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How Much Do Clouds Mask the Impacts of Arctic Sea Ice and Snow Cover Variations? Different Perspectives from Observations and Reanalyses

Department of Atmospheric and Oceanic Sciences, University of Wisconsin-Madison, 1225 West Dayton St., Madison, WI 537111, USA
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Atmosphere 2019, 10(1), 12; https://doi.org/10.3390/atmos10010012
Received: 16 October 2018 / Revised: 21 December 2018 / Accepted: 1 January 2019 / Published: 4 January 2019
(This article belongs to the Special Issue Atmospheric Processes Shaping Arctic Climate)
Decreasing sea ice and snow cover are reducing the surface albedo and changing the Arctic surface energy balance. How these surface albedo changes influence the planetary albedo is a more complex question, though, that depends critically on the modulating effects of the intervening atmosphere. To answer this question, we partition the observed top of atmosphere (TOA) albedo into contributions from the surface and atmosphere, the latter being heavily dependent on clouds. While the surface albedo predictably declines with lower sea ice and snow cover, the TOA albedo decreases approximately half as much. This weaker response can be directly attributed to the fact that the atmosphere contributes more than 70% of the TOA albedo in the annual mean and is less dependent on surface cover. The surface accounts for a maximum of 30% of the TOA albedo in spring and less than 10% by the end of summer. Reanalyses (ASR versions 1 and 2, ERA-Interim, MERRA-2, and NCEP R2) represent the annual means of surface albedo fairly well, but biases are found in magnitudes of the TOA albedo and its contributions, likely due to their representations of clouds. Reanalyses show a wide range of TOA albedo sensitivity to changing sea ice concentration, 0.04–0.18 in September, compared to 0.11 in observations. View Full-Text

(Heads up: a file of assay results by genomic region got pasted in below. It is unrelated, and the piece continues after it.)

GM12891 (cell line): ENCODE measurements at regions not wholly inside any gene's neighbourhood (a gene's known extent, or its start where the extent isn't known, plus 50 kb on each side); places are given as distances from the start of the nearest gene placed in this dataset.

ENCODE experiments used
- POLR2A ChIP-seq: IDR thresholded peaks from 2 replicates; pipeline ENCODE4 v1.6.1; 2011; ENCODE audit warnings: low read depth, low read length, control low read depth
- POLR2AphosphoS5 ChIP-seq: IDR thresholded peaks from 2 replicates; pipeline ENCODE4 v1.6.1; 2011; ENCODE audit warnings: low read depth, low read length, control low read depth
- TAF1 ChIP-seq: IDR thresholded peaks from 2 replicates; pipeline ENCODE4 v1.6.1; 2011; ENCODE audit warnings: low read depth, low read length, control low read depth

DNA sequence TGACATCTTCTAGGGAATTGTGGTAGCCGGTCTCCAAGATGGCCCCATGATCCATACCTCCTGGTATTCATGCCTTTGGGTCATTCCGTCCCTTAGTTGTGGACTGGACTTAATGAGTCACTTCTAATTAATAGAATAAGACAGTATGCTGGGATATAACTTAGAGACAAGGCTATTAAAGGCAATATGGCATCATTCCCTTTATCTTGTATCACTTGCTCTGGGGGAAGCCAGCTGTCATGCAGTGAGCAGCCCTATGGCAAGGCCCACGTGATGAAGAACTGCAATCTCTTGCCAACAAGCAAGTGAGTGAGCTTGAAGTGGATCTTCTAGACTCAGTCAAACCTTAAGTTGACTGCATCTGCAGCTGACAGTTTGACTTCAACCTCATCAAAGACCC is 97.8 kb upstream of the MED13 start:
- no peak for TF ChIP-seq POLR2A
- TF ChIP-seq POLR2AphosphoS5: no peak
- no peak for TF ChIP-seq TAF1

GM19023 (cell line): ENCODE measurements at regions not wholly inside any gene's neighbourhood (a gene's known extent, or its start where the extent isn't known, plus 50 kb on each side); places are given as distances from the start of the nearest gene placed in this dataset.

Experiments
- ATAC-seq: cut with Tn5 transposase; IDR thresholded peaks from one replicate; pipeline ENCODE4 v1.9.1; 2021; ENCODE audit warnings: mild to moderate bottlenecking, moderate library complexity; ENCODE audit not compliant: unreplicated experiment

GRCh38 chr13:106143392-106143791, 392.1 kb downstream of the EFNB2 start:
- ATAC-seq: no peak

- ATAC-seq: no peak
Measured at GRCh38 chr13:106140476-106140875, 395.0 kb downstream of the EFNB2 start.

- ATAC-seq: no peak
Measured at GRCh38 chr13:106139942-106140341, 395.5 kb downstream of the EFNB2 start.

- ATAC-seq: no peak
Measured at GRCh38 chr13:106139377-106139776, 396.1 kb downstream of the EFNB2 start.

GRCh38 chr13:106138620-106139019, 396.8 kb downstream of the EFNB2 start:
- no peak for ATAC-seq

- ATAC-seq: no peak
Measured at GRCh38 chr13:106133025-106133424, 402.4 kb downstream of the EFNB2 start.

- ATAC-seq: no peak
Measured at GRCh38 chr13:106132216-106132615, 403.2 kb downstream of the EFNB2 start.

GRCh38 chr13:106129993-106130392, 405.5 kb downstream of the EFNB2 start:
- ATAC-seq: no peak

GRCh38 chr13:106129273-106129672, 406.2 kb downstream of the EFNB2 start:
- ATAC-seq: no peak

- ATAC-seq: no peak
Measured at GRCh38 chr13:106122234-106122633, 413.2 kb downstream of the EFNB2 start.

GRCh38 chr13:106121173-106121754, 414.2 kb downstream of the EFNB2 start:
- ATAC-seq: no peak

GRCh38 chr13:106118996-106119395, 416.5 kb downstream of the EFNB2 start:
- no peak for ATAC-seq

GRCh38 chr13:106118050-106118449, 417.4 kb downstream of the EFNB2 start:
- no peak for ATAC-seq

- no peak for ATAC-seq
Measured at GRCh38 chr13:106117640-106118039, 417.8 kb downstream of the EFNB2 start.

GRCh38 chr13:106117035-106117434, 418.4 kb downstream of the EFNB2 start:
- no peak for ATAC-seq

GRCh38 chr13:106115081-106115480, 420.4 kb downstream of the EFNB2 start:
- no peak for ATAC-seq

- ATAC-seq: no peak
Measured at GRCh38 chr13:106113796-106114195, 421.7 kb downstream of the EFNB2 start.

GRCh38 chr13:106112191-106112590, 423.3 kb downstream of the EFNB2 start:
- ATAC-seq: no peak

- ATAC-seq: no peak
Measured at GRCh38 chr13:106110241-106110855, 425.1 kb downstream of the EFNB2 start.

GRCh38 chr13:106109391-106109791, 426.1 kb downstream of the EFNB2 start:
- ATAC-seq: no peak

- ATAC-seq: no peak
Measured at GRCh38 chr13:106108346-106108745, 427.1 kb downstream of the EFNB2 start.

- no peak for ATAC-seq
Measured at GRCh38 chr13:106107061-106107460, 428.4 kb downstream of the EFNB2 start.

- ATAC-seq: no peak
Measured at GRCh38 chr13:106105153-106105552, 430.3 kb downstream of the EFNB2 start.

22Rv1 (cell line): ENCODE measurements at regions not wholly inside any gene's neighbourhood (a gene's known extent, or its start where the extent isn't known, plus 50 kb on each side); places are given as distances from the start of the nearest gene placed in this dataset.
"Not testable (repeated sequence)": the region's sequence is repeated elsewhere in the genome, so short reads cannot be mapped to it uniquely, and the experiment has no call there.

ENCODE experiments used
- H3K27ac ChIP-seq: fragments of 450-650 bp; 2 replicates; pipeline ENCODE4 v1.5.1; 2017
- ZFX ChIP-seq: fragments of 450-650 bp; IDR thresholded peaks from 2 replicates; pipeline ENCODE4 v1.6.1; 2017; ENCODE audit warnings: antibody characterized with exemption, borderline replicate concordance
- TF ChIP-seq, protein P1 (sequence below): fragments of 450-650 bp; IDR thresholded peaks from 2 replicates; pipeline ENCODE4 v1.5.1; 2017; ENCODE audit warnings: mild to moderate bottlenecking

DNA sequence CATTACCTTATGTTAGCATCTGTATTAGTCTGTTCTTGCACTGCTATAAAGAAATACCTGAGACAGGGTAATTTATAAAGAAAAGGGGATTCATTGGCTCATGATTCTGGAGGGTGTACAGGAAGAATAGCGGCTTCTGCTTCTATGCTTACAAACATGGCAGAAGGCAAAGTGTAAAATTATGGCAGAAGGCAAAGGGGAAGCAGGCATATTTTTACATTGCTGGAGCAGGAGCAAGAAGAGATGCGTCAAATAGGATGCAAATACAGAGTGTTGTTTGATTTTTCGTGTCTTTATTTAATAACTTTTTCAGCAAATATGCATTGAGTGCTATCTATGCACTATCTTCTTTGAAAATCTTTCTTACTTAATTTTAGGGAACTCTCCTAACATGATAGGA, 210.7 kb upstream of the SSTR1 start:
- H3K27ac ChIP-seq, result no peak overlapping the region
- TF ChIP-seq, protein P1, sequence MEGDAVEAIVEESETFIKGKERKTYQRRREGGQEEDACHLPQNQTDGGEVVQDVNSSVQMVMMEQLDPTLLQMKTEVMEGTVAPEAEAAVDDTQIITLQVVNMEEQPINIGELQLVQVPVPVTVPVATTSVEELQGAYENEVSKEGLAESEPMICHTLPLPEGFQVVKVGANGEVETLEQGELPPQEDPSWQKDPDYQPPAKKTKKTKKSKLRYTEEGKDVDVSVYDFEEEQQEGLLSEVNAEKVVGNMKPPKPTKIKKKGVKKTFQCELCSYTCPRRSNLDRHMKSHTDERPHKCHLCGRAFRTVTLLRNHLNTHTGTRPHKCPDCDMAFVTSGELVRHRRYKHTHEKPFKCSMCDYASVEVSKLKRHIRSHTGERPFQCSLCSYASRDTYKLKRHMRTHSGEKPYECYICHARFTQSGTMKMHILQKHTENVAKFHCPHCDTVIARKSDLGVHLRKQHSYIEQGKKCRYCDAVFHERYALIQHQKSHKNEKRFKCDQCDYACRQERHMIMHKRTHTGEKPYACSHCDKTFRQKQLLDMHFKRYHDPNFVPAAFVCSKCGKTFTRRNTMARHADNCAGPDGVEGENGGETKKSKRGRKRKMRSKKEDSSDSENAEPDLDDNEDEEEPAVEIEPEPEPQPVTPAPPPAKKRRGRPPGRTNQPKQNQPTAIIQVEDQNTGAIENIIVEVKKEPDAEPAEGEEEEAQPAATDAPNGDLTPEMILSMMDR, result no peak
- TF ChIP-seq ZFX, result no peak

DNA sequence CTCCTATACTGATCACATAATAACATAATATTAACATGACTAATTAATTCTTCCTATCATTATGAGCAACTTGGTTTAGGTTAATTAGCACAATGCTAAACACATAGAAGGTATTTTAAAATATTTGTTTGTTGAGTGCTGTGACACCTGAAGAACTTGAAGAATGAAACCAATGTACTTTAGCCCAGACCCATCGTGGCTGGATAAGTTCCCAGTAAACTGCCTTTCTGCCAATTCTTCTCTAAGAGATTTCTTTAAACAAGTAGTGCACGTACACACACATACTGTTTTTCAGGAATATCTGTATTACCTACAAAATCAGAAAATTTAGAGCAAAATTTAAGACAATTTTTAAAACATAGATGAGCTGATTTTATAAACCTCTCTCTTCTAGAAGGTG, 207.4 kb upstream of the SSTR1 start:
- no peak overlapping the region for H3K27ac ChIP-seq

Keywords: arctic clouds; sea ice; ice-albedo feedback; reanalyses arctic clouds; sea ice; ice-albedo feedback; reanalyses
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Sledd, A.; L’Ecuyer, T. How Much Do Clouds Mask the Impacts of Arctic Sea Ice and Snow Cover Variations? Different Perspectives from Observations and Reanalyses. Atmosphere 2019, 10, 12.

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